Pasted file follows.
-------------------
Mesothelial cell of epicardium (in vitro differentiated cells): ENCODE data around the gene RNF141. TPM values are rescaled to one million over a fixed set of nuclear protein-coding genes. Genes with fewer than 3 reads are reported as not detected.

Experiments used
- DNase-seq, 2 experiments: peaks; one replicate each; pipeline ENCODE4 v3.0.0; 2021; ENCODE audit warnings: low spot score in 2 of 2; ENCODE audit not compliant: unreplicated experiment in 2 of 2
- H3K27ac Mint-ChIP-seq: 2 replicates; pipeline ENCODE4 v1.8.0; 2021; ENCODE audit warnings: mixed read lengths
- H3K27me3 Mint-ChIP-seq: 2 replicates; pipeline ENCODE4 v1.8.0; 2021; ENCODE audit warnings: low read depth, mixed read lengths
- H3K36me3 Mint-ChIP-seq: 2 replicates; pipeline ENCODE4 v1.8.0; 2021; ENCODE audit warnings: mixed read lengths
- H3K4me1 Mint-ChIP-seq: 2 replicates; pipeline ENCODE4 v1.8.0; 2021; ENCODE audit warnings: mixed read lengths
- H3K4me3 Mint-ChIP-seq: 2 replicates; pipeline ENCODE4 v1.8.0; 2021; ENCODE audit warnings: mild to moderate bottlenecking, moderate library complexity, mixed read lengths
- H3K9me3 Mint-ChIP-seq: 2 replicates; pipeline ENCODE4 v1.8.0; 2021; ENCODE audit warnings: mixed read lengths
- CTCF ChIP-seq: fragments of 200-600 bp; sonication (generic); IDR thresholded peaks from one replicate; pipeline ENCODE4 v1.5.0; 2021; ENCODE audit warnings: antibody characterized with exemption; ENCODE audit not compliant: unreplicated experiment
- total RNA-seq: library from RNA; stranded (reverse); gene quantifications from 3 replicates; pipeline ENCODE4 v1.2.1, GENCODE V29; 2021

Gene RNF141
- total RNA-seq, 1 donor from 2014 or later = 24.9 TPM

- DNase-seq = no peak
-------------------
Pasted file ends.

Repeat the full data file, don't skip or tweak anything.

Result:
Mesothelial cell of epicardium (in vitro differentiated cells): ENCODE data around the gene RNF141. TPM values are rescaled to one million over a fixed set of nuclear protein-coding genes. Genes with fewer than 3 reads are reported as not detected.

Experiments used
- DNase-seq, 2 experiments: peaks; one replicate each; pipeline ENCODE4 v3.0.0; 2021; ENCODE audit warnings: low spot score in 2 of 2; ENCODE audit not compliant: unreplicated experiment in 2 of 2
- H3K27ac Mint-ChIP-seq: 2 replicates; pipeline ENCODE4 v1.8.0; 2021; ENCODE audit warnings: mixed read lengths
- H3K27me3 Mint-ChIP-seq: 2 replicates; pipeline ENCODE4 v1.8.0; 2021; ENCODE audit warnings: low read depth, mixed read lengths
- H3K36me3 Mint-ChIP-seq: 2 replicates; pipeline ENCODE4 v1.8.0; 2021; ENCODE audit warnings: mixed read lengths
- H3K4me1 Mint-ChIP-seq: 2 replicates; pipeline ENCODE4 v1.8.0; 2021; ENCODE audit warnings: mixed read lengths
- H3K4me3 Mint-ChIP-seq: 2 replicates; pipeline ENCODE4 v1.8.0; 2021; ENCODE audit warnings: mild to moderate bottlenecking, moderate library complexity, mixed read lengths
- H3K9me3 Mint-ChIP-seq: 2 replicates; pipeline ENCODE4 v1.8.0; 2021; ENCODE audit warnings: mixed read lengths
- CTCF ChIP-seq: fragments of 200-600 bp; sonication (generic); IDR thresholded peaks from one replicate; pipeline ENCODE4 v1.5.0; 2021; ENCODE audit warnings: antibody characterized with exemption; ENCODE audit not compliant: unreplicated experiment
- total RNA-seq: library from RNA; stranded (reverse); gene quantifications from 3 replicates; pipeline ENCODE4 v1.2.1, GENCODE V29; 2021

Gene RNF141
- total RNA-seq, 1 donor from 2014 or later = 24.9 TPM

- DNase-seq = no peak